Yet there are hurdles that could give pause even to Demo­crat­ic gov­ernors. While the Medi­caid de­cision was simply a mat­ter of ex­pand­ing an ex­ist­ing pro­gram, set­ting up an ex­change would re­quire build­ing a whole new in­fra­struc­ture, something that has proven a ma­jor chal­lenge for many states — and the fed­er­al gov­ern­ment — in the first open-en­roll­ment peri­od.

Pay­ing for the new ex­changes would be a prob­lem as well. States that es­tab­lished their own ex­changes early on had ac­cess to an un­lim­ited pool of fed­er­al grant dol­lars, but those that choose to switch now are es­sen­tially on their own to get the ex­change up and run­ning.

“The state has to start from ground zero; this is clearly a prob­lem, be­cause fed­er­al fin­an­cing is lim­ited,” said Ray­mond Schep­pach, former ex­ec­ut­ive dir­ect­or of the Na­tion­al Gov­ernors As­so­ci­ation and cur­rent pro­fess­or at the Uni­versity of Vir­gin­ia. “There are three or four states that seem to have done a good job [set­ting up their own ex­changes], but a lot have not. The av­er­age gov­ernor looks at it as polit­ic­ally risky and fin­an­cially risky.”

“The whole health care com­munity is go­ing to want the state to do an ex­change; “¦ there would be a fair amount of pres­sure. [Gov­ernors] will have to com­pare that with the fin­an­cial risk and the polit­ic­al risk of fail­ing. Then for the Re­pub­lic­ans, you have all the na­tion­al polit­ics play­ing out.”

Ex­perts say if it came to this, the ad­min­is­tra­tion would be sure to al­le­vi­ate some of the bur­den, either by al­low­ing states to sub­con­tract from the fed­er­al sys­tem or bor­row from an­oth­er state’s ex­change.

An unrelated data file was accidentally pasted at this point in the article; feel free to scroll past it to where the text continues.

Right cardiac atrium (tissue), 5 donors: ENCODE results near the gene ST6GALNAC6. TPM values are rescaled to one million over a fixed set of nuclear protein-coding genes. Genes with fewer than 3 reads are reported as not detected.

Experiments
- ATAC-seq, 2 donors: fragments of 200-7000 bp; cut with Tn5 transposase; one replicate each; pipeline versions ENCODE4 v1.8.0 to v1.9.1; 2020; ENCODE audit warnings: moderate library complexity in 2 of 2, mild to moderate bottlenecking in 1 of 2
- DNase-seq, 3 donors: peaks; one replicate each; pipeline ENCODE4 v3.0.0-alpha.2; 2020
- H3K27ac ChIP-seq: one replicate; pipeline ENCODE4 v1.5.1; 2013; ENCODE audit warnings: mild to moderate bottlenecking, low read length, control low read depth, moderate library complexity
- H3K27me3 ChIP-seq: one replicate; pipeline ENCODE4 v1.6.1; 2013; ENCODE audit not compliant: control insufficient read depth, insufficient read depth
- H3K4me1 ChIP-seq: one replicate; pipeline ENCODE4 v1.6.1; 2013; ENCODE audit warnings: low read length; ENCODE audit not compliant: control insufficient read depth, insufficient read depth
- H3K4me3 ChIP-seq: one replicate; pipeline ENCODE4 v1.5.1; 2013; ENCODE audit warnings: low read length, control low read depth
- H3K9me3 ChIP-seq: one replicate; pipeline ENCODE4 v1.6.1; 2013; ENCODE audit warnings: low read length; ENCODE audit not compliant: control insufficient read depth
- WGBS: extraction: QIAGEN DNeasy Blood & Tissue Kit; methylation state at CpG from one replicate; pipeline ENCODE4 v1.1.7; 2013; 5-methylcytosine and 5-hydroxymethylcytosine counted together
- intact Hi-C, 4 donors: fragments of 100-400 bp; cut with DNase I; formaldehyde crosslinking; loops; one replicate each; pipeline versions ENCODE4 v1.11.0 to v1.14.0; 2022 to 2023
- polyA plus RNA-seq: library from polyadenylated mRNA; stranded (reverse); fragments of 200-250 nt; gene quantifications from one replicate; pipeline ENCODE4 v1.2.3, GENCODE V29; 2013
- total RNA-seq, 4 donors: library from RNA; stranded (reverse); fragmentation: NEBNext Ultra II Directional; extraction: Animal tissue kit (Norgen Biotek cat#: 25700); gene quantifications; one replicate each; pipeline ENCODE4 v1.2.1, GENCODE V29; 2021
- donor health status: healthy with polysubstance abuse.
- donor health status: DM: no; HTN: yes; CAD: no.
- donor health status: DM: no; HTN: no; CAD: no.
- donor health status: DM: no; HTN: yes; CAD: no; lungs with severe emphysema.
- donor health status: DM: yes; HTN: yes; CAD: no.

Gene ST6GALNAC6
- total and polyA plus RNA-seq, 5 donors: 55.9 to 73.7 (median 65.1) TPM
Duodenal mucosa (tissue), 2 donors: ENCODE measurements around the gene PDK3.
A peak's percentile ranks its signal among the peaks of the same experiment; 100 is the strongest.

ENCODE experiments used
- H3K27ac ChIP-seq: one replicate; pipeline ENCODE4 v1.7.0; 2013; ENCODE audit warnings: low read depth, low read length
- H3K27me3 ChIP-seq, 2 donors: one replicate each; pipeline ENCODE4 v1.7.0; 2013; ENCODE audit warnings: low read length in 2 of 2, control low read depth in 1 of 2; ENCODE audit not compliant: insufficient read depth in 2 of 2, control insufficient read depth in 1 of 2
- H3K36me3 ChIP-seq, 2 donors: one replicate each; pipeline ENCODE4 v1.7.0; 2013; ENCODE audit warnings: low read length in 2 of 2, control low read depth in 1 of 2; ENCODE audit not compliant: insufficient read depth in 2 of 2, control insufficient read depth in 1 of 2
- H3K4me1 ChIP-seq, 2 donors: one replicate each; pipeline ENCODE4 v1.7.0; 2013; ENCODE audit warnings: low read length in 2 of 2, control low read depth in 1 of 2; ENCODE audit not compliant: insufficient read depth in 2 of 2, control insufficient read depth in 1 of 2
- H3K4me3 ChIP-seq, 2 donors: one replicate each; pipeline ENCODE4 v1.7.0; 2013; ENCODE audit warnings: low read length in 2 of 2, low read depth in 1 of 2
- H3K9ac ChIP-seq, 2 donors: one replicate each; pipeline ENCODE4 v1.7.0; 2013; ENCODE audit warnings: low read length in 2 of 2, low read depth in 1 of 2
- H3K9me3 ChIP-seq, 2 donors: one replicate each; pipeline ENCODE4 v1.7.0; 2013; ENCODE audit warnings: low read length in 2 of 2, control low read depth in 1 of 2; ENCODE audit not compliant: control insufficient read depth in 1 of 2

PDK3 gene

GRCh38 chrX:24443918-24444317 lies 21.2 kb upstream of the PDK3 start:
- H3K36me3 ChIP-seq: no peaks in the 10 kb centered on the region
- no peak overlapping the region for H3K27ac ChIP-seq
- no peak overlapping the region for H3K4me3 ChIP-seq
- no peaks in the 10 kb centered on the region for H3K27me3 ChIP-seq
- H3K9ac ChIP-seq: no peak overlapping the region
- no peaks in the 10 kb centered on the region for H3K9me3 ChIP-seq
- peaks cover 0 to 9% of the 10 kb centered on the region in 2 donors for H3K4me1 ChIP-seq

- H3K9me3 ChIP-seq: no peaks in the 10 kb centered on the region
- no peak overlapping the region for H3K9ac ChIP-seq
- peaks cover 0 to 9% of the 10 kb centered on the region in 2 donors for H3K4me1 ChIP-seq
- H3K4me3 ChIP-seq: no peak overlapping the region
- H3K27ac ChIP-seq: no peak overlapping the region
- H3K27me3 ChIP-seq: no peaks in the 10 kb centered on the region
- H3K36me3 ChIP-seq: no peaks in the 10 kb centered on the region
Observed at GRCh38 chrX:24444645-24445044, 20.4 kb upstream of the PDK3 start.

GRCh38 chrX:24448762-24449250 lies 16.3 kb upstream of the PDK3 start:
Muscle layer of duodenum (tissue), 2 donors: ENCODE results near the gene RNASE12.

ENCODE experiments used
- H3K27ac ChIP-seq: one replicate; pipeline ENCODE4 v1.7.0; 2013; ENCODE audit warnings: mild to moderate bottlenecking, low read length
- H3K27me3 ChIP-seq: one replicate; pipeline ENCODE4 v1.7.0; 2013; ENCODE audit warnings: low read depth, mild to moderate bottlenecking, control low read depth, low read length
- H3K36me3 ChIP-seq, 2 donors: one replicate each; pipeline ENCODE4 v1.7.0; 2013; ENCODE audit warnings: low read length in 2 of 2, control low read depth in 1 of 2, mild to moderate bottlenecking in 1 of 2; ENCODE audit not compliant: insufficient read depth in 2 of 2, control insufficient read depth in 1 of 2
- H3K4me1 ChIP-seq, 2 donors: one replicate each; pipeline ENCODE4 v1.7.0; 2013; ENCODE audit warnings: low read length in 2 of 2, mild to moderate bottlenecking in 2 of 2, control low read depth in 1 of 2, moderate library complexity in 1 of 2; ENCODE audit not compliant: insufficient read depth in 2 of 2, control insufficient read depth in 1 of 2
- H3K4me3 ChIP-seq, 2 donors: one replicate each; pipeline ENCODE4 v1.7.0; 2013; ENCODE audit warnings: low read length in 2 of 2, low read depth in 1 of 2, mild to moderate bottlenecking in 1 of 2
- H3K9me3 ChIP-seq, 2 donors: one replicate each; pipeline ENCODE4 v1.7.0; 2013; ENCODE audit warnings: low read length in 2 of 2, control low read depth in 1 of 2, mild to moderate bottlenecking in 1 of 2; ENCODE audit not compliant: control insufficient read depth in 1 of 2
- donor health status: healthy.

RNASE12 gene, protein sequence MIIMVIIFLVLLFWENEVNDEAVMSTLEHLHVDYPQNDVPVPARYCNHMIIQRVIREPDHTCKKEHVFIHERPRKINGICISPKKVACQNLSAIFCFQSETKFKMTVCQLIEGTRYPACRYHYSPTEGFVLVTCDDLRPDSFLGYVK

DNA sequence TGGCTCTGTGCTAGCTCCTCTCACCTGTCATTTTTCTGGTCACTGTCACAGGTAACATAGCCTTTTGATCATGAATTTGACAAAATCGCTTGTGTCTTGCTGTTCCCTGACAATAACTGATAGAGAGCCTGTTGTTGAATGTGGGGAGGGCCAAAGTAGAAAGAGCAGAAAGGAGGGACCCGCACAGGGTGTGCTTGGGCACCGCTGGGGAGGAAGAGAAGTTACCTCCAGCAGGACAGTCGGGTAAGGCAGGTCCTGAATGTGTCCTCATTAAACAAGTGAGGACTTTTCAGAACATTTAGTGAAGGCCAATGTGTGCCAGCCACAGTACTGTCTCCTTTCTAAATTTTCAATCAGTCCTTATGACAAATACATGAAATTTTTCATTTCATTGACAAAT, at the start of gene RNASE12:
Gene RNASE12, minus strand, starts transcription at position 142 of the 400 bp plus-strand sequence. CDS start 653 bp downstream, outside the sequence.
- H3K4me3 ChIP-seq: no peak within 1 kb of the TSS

“The bar has con­tin­ued to evolve; it’s easi­er and easi­er to be­come a state ex­change,” said Joel Ario, former dir­ect­or of health in­sur­ance ex­changes at the De­part­ment of Health and Hu­man Ser­vices and cur­rent man­aging dir­ect­or at Man­att Health Solu­tions. “So far, the [HHS] sec­ret­ary has been pretty flex­ible, if you as a state are will­ing to co­oper­ate. In that light, it be­comes a mat­ter of ideo­logy for gov­ernors to stick their feet in the sand and not move.”

The polit­ic­al push­back for that kind of op­pos­i­tion could prove sig­ni­fic­ant, par­tic­u­larly as the group of people af­fected would be lar­ger, and pos­sibly more polit­ic­ally act­ive, than those who missed out on Medi­caid ex­pan­sion. Yet it’s un­likely that this would come in­to play be­fore the next elec­tion, ex­perts say.

“I doubt there will be any real tan­gible ef­fect be­fore midterm elec­tions,” Levitt said. “[The case] would have to move pretty quickly for that to hap­pen; for now it’s more polit­ic­al noise than any­thing that mat­ters for real people.”

But while the is­sue’s im­pact on midterms is fuzzy, elec­tion res­ults will have a ma­jor im­pact on health cov­er­age for mil­lions of Amer­ic­ans if the de­cision is ul­ti­mately up­held.

“The [Hal­big] case has already got­ten much fur­ther than many ex­pec­ted to be­gin with, and the [2012] de­cision [on Medi­caid ex­pan­sion] was a sur­prise,” Levitt con­tin­ued. “No one is go­ing to go broke bet­ting on Obama­care out­comes at the Su­preme Court.”